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The Book of Harlan by Bernice L. McFadden

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I enjoyed reading this book very much. I loved it. There is so much to love in these pages, and so much attention to history. There is a loving attention to characters and their foibles that I found very endearing. I cared a lot about these people. The story resolved itself in an ending that, although completely implausible, was entirely satisfying. It was that kind of story--a story where I loved the characters and wanted good things to happen to them. The book is much more about heart than head, but I just let it in, and let it be what it was, and let Bernice McFadden tell me her story the way she wanted to tell it. I was richly rewarded.

The pace is breathless. I felt like Alice Through the Looking Glass getting pulled along by the Red Queen. Huge shifts in the story can take place in a sentence, or in half a sentence. Characters come and go and their stories are full of happenings and then they leave the stage. It's not a 'minimal' style so much as it is what I would call an "intensely compressed" style. This marriage of a simple semantic style with a global, historic, epic story was new to me. I thought it was a very effective way to tell this story, though, in which the history of the 20th century, in particular of African American social history, becomes the stage that these characters play across.

This is my first novel by McFadden and I'm very glad to have many more left to read. ( )
  poingu | Feb 22, 2020 |
It is between a 3 and a 4 for me, so I rounded. Parts seemed rushed but an interesting book. Glad I read it. ( )
  gayjeg | Apr 25, 2019 |
During World War II, two African American musicians, Harlan and Lizard, are captured by the Nazis in Paris and imprisoned at Buchenwald concentration camp which changes the course of Harlan's life.- HARD
  JRCornell | Jan 29, 2019 |
Yesssss! Historical fiction done right. This novel introduced me to numerous historical events that I am now planning to research. If you've never read a Bernice McFadden novel, make this one your first. This novel chronicles the life of Harlan and his family living in Harlem pre and post World War II. She even takes us on an adventure as a black in the Holocaust. As Bernice McFadden is known for her gifted storytelling this novel proves no different as she intricately weaves fact and fiction resulting in spellbinding, captivating read. At times, I couldn't see where the novel was going but when she took me there, it was there! I don't want to say too much and give away the novel. Just read it. ( )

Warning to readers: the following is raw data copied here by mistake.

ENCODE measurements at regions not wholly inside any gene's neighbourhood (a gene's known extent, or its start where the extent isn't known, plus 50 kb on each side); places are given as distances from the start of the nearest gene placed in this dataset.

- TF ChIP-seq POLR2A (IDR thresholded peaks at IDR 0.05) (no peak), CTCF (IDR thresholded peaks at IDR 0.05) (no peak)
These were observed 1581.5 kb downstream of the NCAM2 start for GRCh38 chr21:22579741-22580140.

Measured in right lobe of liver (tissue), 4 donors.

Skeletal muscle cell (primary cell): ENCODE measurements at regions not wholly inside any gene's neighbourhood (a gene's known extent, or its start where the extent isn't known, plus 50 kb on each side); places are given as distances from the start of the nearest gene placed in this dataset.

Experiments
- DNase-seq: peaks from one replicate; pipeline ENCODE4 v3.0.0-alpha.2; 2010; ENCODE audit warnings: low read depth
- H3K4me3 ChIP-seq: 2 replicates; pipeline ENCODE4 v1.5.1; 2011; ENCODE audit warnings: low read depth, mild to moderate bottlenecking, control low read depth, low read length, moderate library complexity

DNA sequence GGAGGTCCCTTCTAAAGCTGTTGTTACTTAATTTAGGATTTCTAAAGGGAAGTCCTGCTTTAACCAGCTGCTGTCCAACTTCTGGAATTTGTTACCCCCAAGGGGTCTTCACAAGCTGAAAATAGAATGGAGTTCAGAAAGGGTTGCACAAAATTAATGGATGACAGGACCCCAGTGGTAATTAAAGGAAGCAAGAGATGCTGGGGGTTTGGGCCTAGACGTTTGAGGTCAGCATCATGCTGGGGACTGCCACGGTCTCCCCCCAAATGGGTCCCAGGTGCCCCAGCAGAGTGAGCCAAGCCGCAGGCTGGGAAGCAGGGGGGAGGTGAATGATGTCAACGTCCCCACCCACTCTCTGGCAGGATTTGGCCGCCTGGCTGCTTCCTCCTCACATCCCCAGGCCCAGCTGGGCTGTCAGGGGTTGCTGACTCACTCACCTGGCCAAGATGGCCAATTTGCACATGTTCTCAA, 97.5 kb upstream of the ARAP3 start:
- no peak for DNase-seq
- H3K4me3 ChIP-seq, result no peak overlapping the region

1forthebooks | May 29, 2018 |
I went into this novel blindly. I avoided reading the synopsis of McFadden's 10th novel because I knew it would hold my attention regardless of the subject matter.
It did!

I knew the story was mingled with her familiar ancestors (in which I knew from her blog: firstborngirl.blogspot.com) fictional and some non-fictional characters.

McFadden fulfilled my expectations in writing a riveting, engaging and somewhat dark story. The picture of the man on the cover is an intro into the depths of the main character "Harlan". I wanted to see Harlan triumph and come out on the other side a winner in some form or fashion. He was in prison twice, watched loved ones die, fathered twins that he didn't know existed and dealt with internal demons.

McFadden wrote with prose and descriptive scenes that puts you in the midst of the story and next to the characters.

I rank this high on my must read list. I can't wait to read her next novel "Praise Song for the Butterflies " publication date: 8/28/18. ( )
  altima313 | Mar 22, 2018 |
Showing 1-5 of 21 (next | show all)
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I am the man, I suffered, I was there. - Walt Whitman
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For the Ancestors